Edhird's Blog

Restoring Health: body, mind and spirit


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WordPress now tells me which countries my visitors are coming from…

2012-02-09 to Today (350,744 visitors so far)

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Tennis Anyone??

By the Rev. Dr. Ed Hird

As my middle son Mark and I were playing tennis at the local tennis courts, I was reminded once again that tennis is a lot harder that it looks on TV!  The proverb ‘It is better to give than receive’ applies well to my tennis game.  Perhaps the reason why I do better at badminton than tennis is that tennis requires a remarkable speed to ‘receive’ incoming rapid-fire shots.  On our ‘Island Hall Parksville’ honeymoon thirty-three years ago, my wife and I discovered that we love each other deeply, but tennis was not our secret to marital intimacy.

As I was recently out visiting,  drinking tea and chatting, the famous tennis player Serena Williams appeared on the  TV screen.  Serena is a phenomenal tennis player who makes it looks so easy.  There is an art and rhythm to her game that is gripping.

Watching Serena on TV reminded me of a promising young North Shore tennis player Rishan Kuruppa.  Twelve years ago, the North Shore News did a write-up on Rishan, as he trained at the North Shore Winter Club under the leadership of retired pro Grant Connell.  Rishan has a deep passion for tennis that touches everything in his life.  He eats, sleeps, and breathes tennis.  I remember Rishan telling me how he daily ran up the Grouse Grind as part of his tennis workout.  It left me feeling rather envious and relieved at the same time.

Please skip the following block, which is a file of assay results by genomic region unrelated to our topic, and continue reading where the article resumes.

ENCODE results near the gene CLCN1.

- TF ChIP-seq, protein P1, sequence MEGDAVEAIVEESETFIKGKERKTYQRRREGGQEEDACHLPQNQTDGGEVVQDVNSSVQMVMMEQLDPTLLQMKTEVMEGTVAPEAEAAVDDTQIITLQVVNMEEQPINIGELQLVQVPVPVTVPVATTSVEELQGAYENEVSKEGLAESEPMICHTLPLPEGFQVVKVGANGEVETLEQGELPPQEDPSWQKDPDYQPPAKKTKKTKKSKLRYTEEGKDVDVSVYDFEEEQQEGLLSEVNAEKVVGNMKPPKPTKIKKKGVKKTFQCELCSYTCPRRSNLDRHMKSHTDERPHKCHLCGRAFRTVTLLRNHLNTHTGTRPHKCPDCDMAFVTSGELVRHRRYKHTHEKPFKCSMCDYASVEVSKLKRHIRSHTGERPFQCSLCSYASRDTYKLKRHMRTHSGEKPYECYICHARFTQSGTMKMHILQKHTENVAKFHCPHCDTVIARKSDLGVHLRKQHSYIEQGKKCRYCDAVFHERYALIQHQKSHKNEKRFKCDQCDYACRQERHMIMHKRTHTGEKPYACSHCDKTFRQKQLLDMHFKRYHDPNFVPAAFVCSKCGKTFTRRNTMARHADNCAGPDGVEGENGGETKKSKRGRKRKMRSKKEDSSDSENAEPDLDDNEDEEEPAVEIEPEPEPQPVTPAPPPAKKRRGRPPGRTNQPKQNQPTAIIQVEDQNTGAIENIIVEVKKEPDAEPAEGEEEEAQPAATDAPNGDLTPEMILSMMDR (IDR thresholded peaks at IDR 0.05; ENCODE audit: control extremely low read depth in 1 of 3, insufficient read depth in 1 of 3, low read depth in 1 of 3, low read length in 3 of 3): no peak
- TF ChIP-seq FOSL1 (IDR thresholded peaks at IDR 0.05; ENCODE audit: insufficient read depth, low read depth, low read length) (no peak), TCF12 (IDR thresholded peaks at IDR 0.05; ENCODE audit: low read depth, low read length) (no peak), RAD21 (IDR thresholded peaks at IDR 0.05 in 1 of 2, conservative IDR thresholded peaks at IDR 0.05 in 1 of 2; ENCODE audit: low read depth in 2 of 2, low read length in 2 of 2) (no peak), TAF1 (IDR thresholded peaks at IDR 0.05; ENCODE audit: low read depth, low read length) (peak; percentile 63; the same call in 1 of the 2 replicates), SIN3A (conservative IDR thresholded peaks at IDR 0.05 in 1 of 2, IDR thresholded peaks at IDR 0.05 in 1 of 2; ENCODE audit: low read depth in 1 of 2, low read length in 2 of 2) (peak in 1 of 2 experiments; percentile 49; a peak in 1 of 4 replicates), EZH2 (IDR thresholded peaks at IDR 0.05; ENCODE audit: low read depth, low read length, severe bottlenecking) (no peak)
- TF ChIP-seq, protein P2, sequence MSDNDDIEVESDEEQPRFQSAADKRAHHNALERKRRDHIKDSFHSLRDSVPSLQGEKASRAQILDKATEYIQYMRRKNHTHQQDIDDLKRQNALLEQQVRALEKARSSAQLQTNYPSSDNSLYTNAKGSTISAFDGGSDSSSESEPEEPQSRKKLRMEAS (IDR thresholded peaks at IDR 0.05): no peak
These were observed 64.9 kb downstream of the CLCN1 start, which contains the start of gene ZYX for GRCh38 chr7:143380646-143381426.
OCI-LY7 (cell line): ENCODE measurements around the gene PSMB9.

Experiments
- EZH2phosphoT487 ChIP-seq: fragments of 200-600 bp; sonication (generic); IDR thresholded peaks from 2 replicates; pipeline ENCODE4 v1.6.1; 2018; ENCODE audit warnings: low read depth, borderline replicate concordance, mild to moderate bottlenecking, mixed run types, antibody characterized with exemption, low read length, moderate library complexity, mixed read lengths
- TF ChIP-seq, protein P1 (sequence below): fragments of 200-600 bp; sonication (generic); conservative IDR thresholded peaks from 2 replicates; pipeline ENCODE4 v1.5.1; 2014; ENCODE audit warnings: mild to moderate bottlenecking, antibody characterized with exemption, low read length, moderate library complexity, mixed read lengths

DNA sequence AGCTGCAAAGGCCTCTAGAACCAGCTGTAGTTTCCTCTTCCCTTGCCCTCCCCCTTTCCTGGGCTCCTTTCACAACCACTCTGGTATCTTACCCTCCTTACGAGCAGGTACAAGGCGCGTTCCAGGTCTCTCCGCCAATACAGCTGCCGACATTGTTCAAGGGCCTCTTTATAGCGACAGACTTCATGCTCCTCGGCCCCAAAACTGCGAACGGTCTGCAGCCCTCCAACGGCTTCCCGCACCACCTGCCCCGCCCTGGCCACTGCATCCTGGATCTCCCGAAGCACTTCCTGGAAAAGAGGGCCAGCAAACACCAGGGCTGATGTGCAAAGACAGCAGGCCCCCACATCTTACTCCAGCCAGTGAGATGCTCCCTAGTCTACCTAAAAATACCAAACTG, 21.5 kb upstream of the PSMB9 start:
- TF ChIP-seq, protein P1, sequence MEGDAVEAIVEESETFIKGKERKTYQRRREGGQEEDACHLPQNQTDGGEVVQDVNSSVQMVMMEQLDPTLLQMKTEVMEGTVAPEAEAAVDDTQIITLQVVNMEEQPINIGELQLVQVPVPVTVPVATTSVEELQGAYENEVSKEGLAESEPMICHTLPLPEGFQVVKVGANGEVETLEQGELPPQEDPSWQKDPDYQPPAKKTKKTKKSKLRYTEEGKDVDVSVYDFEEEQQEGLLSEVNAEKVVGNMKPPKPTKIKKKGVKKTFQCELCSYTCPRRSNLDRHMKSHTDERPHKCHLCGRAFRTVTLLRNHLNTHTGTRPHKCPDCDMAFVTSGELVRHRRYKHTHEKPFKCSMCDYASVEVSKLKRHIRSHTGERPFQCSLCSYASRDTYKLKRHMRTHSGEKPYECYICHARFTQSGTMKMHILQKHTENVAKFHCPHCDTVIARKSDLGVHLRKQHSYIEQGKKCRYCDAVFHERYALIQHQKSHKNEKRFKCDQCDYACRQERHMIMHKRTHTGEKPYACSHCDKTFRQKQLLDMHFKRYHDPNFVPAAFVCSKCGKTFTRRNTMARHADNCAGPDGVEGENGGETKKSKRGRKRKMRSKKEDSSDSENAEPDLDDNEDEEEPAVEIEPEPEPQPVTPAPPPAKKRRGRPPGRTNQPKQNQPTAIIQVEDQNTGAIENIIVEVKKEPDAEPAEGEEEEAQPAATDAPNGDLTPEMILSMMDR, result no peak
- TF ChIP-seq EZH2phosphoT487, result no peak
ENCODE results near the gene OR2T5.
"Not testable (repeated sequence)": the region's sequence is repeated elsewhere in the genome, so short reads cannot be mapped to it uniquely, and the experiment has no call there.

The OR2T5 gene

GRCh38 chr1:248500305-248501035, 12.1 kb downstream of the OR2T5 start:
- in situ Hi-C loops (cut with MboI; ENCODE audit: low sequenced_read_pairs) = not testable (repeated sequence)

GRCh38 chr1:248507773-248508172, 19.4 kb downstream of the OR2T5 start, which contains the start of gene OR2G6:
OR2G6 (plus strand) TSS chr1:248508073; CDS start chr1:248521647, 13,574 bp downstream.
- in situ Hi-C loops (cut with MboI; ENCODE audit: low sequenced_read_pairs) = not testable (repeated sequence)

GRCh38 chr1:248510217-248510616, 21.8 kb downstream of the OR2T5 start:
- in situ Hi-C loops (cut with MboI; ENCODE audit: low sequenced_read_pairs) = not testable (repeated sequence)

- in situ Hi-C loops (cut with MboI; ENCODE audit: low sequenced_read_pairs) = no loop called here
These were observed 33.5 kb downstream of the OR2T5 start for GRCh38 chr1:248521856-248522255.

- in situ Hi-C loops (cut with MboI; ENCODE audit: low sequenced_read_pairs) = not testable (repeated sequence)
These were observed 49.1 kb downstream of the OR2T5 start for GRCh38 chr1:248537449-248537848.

One of my favourite places to work out has been the Parkgate Gym.  I’ve often run into Rishan there lifting weights and running backwards on the treadmill.  One day we were both on parallel treadmills.  I was on a fast walk at ‘4.2’ and Rishan was running at ‘7.5’. Having just received a tennis scholarship for the University of Tennessee, Rishan was determined to be fully up-to-speed before he left Deep Cove.

Rishan had often competed in the United States and began telling me, while on the treadmill, about some lively churches that he had visited in his tennis travels.  I asked Rishan if he knew Jesus on a personal basis.  Rishan said ‘no’ and genuinely asked me if I did.  I shared my story of how I met Jesus on a personal basis while in Grade 12.  Still fast-walking at ‘4.2’, I asked Rishan if he would like to ask Jesus into his life.  Rishan, still running at ‘7.5’, promptly agreed, and so I led Rishan in a ‘treadmill’ prayer, to ask Jesus to be his Lord and Saviour.  After prayer, Rishan said to me: ‘That’s great.  I can feel Jesus’ peace.’

I believe that Rishan Kuruppa is a better tennis player today because of the inner peace that he received that day on the  treadmill.  Running, walking, or sitting, I believe that such inner peace is available to all those reading this article.  Prayer anyone?

 

The Rev. Dr. Ed Hird, BSW, MDiv, DMin

-previously published in the Deep Cove Crier/North Shore News

-award-winning author of the book Battle for the Soul of Canada

for better for worse-Click to check out our newest marriage book For Better For Worse: discovering the keys to a lasting relationship on Amazon. You can even read the first two chapters for free to see if the book speaks to you.

 

-The sequel book Restoring Health: body, mind and spirit is available online with Amazon.com in both paperback and ebook form. In Canada, Amazon.ca has the book available in paperback and ebook.

It is also posted on Amazon UK (paperback and ebook ), Amazon France (paperback and ebook), and Amazon Germany (paperback and ebook).

Restoring Health is also available online on Barnes and Noble in both paperback and Nook/ebook form.  Nook gives a sample of the book to read online.

Indigo also offers the paperback and the Kobo ebook version.  You can also obtain it through ITunes as an IBook.

To receive a signed copy within North America, just send a $20 cheque (USD/CAN) to ED HIRD, 102-15168 19th Avenue, Surrey, BC, Canada V4A 0A5.

– In order to obtain a signed copy of the prequel book Battle for the Soul of Canada, please send a $18.50 cheque to ‘Ed Hird’, #102-15168 19th Avenue, Surrey, BC, Canada V4A 0A5. For mailing the book to the USA, please send $20.00 USD.  This can also be done by PAYPAL using the e-mail ed_hird@telus.net . Be sure to list your mailing address. The Battle for the Soul of Canada e-book can be obtained for $4.99 CDN/USD.